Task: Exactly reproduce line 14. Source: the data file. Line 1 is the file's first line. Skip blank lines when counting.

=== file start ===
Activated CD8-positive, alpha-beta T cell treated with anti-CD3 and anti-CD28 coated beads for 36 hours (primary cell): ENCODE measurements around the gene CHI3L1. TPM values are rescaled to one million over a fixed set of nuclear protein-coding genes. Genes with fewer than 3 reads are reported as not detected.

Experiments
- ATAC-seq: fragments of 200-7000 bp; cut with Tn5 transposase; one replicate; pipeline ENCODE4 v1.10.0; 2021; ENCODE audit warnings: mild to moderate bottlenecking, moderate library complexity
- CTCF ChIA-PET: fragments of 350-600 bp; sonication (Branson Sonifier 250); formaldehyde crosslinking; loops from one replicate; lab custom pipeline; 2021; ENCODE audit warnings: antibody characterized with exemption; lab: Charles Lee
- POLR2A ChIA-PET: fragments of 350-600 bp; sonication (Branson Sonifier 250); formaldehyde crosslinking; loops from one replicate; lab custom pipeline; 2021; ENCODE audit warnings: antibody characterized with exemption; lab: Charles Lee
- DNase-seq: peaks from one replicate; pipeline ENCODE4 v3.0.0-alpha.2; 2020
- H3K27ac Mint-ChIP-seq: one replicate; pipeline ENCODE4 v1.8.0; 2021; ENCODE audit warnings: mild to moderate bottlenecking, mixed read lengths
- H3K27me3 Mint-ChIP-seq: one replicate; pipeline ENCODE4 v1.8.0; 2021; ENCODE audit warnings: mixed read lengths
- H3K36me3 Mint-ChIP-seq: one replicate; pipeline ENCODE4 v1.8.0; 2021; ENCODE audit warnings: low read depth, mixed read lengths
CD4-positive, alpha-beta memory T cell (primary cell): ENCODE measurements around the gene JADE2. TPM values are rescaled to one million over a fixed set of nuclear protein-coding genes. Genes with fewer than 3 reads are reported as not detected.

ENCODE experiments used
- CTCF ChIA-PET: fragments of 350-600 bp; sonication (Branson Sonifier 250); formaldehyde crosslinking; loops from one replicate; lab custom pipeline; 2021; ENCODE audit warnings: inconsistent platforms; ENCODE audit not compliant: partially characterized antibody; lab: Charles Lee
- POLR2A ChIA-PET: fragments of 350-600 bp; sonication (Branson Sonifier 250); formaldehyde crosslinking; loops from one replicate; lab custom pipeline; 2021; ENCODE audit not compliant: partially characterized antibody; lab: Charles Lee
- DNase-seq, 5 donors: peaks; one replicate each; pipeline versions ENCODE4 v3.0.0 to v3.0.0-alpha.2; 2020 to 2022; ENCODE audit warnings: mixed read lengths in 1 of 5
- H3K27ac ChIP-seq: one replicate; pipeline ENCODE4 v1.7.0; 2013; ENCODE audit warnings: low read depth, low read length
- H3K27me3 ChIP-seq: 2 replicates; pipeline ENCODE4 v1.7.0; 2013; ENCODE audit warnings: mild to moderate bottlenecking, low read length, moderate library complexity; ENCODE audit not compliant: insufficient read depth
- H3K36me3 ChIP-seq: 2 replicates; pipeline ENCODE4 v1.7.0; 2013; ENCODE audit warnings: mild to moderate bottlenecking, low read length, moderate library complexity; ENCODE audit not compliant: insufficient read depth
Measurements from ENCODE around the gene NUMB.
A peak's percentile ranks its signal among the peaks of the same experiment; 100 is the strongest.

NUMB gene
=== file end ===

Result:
- DNase-seq, 5 donors: peaks; one replicate each; pipeline versions ENCODE4 v3.0.0 to v3.0.0-alpha.2; 2020 to 2022; ENCODE audit warnings: mixed read lengths in 1 of 5